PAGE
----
The chiefs also took aim at comments from federal Conservative Leader Andrew Scheer, who has called for the police to step in and clear the blockades to get commercial goods and passengers flowing by rail again. Grand Chief Joseph Norton of the Mohawk Council of Kahnawake, near Montreal, said such “warmongers” should consider Canada’s recent history, including what happened at Oka in 1990.

“If you exercise compassion and take those blockades down — you’re not doing this out of fear. You’ve proven that you’re not scared,” Chief Simon added.

“Don’t let them bait you into something that you don’t want to do.”

Alex Ballingall is an Ottawa-based reporter covering national politics. Follow him on Twitter: @aballinga


          

Prime Minister Justin Trudeau urges patience as cabinet ministers seek negotiated end to rail blockades   

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OTTAWA—Justin Trudeau issued a public appeal for patience Tuesday, warning that Canada faces a “critical moment” as behind the scenes, cabinet ministers held “hour-by-hour” discussions with Indigenous leaders to end the crippling demonstrations that have stopped rail traffic.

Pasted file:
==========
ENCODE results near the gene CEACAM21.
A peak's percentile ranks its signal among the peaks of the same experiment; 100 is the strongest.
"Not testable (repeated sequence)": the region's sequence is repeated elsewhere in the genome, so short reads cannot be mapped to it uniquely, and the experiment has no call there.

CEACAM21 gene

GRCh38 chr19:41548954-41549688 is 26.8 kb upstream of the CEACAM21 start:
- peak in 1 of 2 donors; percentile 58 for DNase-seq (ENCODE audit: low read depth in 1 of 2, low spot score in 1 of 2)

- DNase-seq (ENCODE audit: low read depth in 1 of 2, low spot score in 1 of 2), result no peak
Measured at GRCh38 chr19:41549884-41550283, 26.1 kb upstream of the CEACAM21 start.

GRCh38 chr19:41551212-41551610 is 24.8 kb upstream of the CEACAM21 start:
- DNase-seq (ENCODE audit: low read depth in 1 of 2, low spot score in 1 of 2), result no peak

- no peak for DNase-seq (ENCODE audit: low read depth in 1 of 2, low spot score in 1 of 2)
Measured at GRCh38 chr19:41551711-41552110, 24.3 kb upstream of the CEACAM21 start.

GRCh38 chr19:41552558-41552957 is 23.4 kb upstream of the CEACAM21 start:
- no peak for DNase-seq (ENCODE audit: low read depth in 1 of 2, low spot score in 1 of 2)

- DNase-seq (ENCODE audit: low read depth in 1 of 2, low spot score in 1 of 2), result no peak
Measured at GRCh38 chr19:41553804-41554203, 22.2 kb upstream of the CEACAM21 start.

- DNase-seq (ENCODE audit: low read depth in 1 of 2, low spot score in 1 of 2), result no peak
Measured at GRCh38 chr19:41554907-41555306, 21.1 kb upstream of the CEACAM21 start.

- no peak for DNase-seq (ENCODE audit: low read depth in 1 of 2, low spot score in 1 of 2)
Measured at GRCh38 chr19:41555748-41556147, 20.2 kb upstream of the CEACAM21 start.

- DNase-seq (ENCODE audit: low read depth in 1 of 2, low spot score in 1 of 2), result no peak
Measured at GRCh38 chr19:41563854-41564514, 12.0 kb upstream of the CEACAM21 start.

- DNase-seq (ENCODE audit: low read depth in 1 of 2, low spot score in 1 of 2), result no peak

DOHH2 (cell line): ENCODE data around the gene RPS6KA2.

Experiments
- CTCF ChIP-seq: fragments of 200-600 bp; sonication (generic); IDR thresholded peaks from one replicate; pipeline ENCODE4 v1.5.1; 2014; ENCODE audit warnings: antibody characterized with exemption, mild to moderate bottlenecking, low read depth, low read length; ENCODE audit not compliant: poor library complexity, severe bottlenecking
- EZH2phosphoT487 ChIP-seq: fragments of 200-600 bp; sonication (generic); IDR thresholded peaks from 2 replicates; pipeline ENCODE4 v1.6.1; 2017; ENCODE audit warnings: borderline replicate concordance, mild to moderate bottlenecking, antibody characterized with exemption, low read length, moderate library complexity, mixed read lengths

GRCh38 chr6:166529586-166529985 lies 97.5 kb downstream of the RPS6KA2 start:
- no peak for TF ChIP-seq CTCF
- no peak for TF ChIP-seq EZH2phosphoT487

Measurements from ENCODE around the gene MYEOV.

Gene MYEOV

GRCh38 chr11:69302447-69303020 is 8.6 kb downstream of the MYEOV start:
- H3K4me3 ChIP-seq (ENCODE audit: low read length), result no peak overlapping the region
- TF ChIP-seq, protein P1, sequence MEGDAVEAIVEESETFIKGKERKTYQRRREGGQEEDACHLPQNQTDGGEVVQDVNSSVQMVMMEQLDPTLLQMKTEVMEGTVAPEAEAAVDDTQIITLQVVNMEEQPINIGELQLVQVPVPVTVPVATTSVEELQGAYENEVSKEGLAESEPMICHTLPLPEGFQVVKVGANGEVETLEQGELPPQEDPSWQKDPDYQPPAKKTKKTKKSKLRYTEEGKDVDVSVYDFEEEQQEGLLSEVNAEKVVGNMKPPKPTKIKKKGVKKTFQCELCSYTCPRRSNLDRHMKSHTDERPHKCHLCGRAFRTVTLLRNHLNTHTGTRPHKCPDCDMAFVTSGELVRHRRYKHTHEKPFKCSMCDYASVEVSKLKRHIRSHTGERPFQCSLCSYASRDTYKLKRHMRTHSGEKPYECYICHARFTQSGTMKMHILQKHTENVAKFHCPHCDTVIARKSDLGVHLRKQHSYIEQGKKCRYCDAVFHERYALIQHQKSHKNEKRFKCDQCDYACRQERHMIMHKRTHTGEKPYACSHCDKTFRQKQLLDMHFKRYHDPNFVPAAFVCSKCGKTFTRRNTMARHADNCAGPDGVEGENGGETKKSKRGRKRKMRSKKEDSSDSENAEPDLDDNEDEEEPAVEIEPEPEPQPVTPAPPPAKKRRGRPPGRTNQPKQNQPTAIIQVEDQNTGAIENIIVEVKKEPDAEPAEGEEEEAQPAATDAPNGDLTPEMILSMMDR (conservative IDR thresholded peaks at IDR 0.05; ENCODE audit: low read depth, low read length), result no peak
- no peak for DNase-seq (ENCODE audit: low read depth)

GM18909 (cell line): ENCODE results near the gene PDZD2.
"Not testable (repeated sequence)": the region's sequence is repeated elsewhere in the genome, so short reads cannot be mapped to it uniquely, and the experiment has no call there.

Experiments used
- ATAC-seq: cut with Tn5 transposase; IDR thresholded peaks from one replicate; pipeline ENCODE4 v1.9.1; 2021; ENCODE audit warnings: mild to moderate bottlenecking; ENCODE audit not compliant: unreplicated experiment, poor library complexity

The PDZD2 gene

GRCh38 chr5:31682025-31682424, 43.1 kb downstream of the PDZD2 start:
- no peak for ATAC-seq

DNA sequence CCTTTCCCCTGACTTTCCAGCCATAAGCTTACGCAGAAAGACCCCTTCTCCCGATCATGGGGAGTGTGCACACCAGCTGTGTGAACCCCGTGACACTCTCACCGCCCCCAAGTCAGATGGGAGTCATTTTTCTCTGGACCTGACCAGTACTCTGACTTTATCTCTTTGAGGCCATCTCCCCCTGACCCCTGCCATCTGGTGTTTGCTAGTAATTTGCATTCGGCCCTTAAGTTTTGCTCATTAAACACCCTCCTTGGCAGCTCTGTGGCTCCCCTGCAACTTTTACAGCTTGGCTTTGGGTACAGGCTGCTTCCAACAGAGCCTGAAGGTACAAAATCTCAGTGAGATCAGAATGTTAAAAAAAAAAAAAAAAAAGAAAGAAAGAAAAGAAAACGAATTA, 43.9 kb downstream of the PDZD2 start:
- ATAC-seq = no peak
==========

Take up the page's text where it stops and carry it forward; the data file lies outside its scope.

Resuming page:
In an address to the House of Commons, Trudeau acknowledged the frustrations caused by the snarled rail traffic since Feb. 6 but warned against force to get the trains moving again.

“We need to resolve this through dialogue and mutual respect,” he said.

“There are those who would want us to act in haste, who want us to boil this down to slogans and ignore the complexities, who think that using force is helpful. It is not,” Trudeau said.